By David Crary, Associated Press
(AP) — In this era of bottomless mimosas, craft beers and ever-present happy hours, it’s striking to recall that 100 years ago the United States imposed a nationwide ban on the production and sale of all types of alcohol.
The Prohibition Era, which lasted from Jan. 17, 1920, until December 1933, is now viewed as a failed experiment that glamorized illegal drinking, but there are several intriguing parallels in current times.
Americans are consuming more alcohol per capita now than in the time leading up to Prohibition, when alcohol opponents successfully made the case that excessive drinking was ruining family life. More states are also moving to decriminalize marijuana, with legalization backers frequently citing Prohibition’s failures.
”Prohibition had a lot of unintended consequences that backfired on the people who worked so hard to establish the law,” said Harvard history professor Lisa McGirr. “It helped to activate and enfranchise men and women who had not been part of the political process earlier. That was not the intention of Prohibition supporters.”
While some Prohibition supporters predicted it would boost the economy, instead it proved harmful. Thousands of jobs were lost due to closures of distilleries, breweries and saloons. Federal, state and local governments lost billions in revenue as liquor taxes disappeared. One major consequence: Increasing reliance on income taxes to sustain government spending.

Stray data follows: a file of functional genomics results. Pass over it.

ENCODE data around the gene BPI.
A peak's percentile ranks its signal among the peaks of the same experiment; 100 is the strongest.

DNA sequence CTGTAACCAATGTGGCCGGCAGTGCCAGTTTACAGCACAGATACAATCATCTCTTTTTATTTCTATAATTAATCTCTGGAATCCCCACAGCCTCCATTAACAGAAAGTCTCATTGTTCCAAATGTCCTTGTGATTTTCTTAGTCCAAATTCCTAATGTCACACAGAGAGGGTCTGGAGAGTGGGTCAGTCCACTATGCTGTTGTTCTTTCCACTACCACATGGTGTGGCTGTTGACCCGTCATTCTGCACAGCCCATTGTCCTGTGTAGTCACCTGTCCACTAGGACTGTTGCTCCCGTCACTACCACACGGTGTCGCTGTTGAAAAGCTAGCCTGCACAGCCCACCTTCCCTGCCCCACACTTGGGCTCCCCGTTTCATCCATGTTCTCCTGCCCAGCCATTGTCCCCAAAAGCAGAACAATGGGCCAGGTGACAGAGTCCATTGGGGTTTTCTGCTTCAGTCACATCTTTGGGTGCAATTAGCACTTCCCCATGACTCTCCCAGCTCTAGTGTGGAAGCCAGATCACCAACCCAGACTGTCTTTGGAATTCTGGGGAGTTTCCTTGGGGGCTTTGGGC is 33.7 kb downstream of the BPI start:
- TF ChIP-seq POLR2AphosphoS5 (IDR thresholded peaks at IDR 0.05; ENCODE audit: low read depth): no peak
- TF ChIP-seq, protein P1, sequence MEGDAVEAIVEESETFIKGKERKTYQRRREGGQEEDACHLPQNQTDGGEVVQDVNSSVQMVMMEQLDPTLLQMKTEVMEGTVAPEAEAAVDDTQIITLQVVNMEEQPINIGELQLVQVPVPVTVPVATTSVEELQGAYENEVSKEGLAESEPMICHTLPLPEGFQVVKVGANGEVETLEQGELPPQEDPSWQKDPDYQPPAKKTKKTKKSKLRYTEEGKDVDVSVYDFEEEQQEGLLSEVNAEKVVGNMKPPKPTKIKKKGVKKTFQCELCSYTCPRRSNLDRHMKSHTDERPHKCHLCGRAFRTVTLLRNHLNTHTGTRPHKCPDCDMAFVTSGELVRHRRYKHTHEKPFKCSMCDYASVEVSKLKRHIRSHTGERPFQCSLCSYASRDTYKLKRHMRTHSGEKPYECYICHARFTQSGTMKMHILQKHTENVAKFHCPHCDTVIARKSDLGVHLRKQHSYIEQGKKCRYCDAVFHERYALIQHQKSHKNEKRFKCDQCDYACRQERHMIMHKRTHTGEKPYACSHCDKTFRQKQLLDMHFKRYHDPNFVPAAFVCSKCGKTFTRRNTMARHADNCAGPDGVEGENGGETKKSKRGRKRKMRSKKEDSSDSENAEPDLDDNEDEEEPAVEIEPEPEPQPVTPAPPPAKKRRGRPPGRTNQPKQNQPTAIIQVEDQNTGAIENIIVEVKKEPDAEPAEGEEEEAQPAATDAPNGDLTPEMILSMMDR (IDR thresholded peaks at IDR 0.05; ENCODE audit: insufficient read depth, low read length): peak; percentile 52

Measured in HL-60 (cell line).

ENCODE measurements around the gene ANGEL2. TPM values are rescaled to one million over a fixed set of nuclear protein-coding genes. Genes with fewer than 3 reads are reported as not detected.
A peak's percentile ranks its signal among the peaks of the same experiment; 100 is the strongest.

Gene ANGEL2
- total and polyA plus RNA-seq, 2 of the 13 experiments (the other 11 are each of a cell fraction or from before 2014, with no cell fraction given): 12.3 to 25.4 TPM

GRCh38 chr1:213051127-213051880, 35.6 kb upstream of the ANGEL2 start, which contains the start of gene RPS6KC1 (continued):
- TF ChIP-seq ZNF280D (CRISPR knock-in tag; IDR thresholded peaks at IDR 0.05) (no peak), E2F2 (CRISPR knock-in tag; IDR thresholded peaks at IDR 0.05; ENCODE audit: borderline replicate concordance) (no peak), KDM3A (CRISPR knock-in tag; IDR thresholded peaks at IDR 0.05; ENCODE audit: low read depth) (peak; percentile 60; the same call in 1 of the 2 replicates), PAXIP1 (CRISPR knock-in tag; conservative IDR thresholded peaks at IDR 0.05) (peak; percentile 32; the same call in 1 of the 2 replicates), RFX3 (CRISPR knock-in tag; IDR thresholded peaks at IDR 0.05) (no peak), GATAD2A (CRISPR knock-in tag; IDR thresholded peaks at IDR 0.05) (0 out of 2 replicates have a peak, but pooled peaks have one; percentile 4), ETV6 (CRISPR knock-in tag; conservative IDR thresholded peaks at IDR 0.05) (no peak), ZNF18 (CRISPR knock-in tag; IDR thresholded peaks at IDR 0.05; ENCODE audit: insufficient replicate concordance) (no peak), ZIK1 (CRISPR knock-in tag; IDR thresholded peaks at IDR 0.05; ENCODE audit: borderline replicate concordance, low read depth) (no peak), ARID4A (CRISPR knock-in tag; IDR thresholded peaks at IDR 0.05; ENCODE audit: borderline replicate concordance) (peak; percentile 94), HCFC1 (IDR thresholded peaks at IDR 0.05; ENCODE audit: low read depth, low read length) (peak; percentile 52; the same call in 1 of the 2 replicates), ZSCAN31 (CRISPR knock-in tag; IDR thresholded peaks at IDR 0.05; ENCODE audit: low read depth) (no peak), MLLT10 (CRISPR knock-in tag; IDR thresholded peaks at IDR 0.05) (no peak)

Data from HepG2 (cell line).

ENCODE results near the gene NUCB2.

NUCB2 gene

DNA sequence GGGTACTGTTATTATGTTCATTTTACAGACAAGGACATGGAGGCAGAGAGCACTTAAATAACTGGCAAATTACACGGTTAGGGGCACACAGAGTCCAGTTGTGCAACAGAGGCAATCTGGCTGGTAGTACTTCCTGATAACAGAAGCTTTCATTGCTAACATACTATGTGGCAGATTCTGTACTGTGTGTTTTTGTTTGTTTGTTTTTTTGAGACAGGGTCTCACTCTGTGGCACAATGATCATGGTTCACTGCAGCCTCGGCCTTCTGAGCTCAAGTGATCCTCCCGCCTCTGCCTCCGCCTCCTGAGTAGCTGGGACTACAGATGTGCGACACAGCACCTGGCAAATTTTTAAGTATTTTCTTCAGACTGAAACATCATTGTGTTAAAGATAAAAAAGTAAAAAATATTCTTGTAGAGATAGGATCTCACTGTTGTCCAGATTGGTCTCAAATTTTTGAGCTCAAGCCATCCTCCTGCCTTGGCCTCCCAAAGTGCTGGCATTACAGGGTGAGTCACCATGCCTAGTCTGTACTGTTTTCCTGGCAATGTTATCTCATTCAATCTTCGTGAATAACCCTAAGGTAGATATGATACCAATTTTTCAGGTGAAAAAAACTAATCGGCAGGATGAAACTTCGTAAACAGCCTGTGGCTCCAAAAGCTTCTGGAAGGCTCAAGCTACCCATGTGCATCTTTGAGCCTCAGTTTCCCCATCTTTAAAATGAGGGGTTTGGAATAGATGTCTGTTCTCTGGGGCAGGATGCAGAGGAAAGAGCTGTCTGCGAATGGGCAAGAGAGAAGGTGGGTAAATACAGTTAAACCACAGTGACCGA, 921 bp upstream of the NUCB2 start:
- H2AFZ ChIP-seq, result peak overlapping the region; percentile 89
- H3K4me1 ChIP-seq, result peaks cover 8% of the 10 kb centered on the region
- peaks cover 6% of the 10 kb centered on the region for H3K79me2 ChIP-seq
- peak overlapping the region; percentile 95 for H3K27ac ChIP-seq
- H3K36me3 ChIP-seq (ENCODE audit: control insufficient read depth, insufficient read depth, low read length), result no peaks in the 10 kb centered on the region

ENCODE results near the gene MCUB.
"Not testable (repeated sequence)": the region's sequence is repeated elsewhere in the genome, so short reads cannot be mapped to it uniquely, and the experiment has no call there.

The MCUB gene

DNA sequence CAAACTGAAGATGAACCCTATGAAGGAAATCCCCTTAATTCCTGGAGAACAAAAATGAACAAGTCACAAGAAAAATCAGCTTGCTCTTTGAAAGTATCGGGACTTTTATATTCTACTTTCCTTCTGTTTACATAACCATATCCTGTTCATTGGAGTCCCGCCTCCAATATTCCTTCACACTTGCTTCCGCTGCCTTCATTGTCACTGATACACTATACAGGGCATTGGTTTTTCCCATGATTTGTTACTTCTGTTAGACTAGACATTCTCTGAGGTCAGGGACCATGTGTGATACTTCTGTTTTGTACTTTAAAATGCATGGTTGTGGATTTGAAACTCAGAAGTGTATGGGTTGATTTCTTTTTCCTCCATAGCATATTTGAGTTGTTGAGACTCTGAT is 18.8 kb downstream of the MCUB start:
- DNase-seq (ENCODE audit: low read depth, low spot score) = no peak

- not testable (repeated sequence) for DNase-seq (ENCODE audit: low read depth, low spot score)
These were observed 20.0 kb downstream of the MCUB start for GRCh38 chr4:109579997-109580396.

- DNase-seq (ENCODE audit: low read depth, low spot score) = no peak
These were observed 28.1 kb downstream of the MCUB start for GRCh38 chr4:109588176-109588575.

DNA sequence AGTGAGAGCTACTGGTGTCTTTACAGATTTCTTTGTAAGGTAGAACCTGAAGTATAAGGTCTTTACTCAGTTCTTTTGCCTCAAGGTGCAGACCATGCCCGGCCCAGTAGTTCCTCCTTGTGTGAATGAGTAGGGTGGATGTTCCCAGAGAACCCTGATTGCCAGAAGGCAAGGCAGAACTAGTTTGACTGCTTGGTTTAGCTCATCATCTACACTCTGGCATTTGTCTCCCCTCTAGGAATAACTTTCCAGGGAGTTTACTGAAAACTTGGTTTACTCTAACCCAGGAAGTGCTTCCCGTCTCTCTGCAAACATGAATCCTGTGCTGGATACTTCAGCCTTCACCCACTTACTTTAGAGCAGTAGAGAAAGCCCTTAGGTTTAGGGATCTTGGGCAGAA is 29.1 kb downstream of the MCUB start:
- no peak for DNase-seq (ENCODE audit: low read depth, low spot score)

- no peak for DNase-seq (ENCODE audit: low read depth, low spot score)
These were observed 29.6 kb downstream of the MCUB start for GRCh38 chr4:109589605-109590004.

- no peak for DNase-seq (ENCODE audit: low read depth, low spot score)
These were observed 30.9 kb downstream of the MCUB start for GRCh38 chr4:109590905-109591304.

One of the pithiest summaries of Prohibition came earlier — a scathing assessment from journalist H.L. Mencken in 1925.
Five years of Prohibition “completely disposed of all the favorite arguments of the Prohibitionists,” he wrote. “There is not less crime, but more. There is not less insanity, but more. The cost of government is not smaller, but vastly greater. Respect for law has not increased, but diminished.”
Prohibition’s centennial comes as the United States is incrementally ending the criminalization of marijuana. Recreational use of pot is now legal in 11 states. More than 30 allow its use for medical purposes.
Marijuana remains illegal under federal law, but Ethan Nadelmann, founder of the pro-legalization Drug Policy Alliance, believes most Americans now view the anti-marijuana crusades of America’s “War on Drugs” as misguided in ways that evoke Prohibition.
“Even some of the older generation are saying, ‘We went too far. That was a mistake,’” he said.
W.A. Sprinkle/McSorley’s Old Ale House via AP